Summit County real estate sales set to break new record, surpassing $ 2.5 billion in 2021


This six bedroom, 7 1/2 bath luxury home in Breckenridge is one of many properties managed by Summit Luxury Estates. Real estate sales will break another record in 2021 in part due to an increase in sales of luxury homes.
Tripp Fay / Summit Luxury Estates

For the second year in a row, Summit County real estate sales are on track to set a record.

Sales in 2021 are up at least 30% more than in 2020, according to the latest data from Summit Realtors.

Between January 1 and December 23, real estate transactions for all real estate sales in Summit County reached $ 2.52 billion. Although the final data is not available until after the start of the new year, it is clear that the total will exceed that of last year, which was just over $ 2 billion.

Summit Realtors president and Mountain House Properties real estate agent Courtney Peroutka said she didn’t think anyone saw the increase in sales coming.

“As exciting as it is to have this incredible amount of sales in the region, it’s also a real struggle for everyone from buyers to agents representing buyers,” said Peroutka. “I guess you could say it’s unprecedented.”

Summit Realtors data shows total real estate sales volume over various 12-month periods, peaking in July, according to Coldwell Banker Mountain Properties real estate agent Leah Canfield. From July 2020 to July 2021, the real estate sales volume totaled $ 2.69 billion.

Data from Summit Realtors shows real estate sales volume over various 12-month periods, which peaked in July, totaling $ 2.69 billion in the previous 12 months.
Lindsey Toomer / Daily News Summit

Peroutka said that it was not possible for the market to continue to grow like this forever and that it was already starting to stabilize a bit. But she added that she doesn’t see the prices dropping too much.

“We’ve spoken with a lot of economists and futurists, and the luxury market itself, especially at Summit, it looks like it’s going to stay strong,” Peroutka said. “… We don’t have the inventory that we did in other years. … This lack of inventory is what has helped push these prices even higher, so I guess anything is possible.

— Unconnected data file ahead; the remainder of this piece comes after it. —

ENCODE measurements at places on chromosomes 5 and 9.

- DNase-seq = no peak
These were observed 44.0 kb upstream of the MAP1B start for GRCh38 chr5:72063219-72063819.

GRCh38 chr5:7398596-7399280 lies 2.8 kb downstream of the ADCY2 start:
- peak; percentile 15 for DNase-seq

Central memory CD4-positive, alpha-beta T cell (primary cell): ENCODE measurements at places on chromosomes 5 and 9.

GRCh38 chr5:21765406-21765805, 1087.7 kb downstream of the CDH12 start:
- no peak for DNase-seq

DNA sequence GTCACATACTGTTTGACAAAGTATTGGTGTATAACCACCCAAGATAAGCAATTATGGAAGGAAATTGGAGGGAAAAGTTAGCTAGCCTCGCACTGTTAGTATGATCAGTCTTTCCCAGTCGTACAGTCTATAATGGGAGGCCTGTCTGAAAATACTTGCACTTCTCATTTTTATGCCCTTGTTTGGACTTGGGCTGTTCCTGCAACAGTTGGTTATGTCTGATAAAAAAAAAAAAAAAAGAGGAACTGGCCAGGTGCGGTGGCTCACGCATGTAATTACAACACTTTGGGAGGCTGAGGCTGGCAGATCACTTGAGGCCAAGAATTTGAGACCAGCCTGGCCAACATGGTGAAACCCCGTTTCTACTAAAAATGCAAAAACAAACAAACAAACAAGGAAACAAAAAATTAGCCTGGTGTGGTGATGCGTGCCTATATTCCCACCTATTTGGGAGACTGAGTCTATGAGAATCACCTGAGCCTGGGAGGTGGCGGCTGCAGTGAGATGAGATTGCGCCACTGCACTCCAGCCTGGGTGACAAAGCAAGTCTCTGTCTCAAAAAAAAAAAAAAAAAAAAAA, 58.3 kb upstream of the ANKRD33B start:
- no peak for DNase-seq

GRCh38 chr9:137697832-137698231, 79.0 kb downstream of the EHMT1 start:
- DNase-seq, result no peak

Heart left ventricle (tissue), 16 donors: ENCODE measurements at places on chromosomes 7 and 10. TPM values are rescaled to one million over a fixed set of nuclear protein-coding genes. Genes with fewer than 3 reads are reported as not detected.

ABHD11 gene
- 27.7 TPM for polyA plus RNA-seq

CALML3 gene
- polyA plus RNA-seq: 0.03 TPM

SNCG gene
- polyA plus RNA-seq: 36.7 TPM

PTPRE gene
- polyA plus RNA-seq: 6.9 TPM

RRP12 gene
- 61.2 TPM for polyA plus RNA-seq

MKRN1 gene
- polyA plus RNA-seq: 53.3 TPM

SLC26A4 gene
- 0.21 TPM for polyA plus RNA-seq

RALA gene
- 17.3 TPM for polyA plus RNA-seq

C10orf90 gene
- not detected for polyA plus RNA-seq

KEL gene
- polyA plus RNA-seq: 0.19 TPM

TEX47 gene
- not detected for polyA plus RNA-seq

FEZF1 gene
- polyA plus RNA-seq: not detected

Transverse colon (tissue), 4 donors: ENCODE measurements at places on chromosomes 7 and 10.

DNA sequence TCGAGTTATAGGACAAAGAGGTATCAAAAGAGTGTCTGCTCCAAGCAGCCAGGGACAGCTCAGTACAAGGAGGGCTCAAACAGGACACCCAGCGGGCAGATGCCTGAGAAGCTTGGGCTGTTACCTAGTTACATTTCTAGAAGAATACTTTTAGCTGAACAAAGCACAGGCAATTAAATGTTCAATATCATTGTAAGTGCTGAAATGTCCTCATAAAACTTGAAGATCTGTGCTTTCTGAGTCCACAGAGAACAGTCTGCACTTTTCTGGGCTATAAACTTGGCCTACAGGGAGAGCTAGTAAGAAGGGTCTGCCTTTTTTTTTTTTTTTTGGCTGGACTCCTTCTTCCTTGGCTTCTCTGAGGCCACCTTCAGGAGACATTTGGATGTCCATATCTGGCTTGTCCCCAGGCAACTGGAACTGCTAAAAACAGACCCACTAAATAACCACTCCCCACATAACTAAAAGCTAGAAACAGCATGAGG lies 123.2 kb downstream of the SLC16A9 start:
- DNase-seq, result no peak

The luxury market covers a large part of the sales recorded by Summit County this year. Canfield said more and more of those looking to spend around $ 10 million on a house are coming to buy in Summit County, as opposed to Aspen, where it is even more difficult to enter the market.

“I think we’re just entering a new kind of market, and that kind of market has buyers that we’ve never seen before,” Canfield said. “… These are people who haven’t been to Summit County in the past.”

Canfield said she doesn’t think the number of listings sold is following the same trend as dollar sales because it doesn’t take a lot of those more expensive luxury sales to increase the total. She also said the price per square foot in Summit County has increased by nearly 30% in the past year. In November 2020, a square foot of property had a median cost of $ 491, and by November 2021 that number had jumped to $ 620.

“It doesn’t necessarily require a lot more commercial properties,” Canfield said of the new record. “… The value of all real estate in the county has increased by 30% because it is almost as if the value of each individual property on average in Summit County has increased.” “

Due to rising prices, people in the single-family home market are looking in Leadville and Park County, Peroutka said.

Peroutka said she would like to see more programs, such as grants, to support first-time homebuyers. She said that for anyone looking to buy a home soon, it’s important to be prepared and start working with a lender as soon as possible.

“Have everything you need when that perfect place hits the market, then you can jump on it, instead of seeing the perfect place and then put it all in order and miss it,” Peroutka said. “It’s heartbreaking. “

Peroutka said the high volume of sales is impacting the real estate community as well, and praised all the local agents who have gone through another record-breaking year of work.

“It’s not like the buyer should receive a rejection after going up against 10 different offers and losing them all,” Peroutka said. “You’re the agent who tells them the bad news every time, so it’s difficult. “

Canfield said she believes it is too early to say whether new short-term rental regulations in various municipalities will have an effect on property value, as many second home owners fear. She said there has been a slight drop recently in terms of listings sold, which is normal for this time of year.


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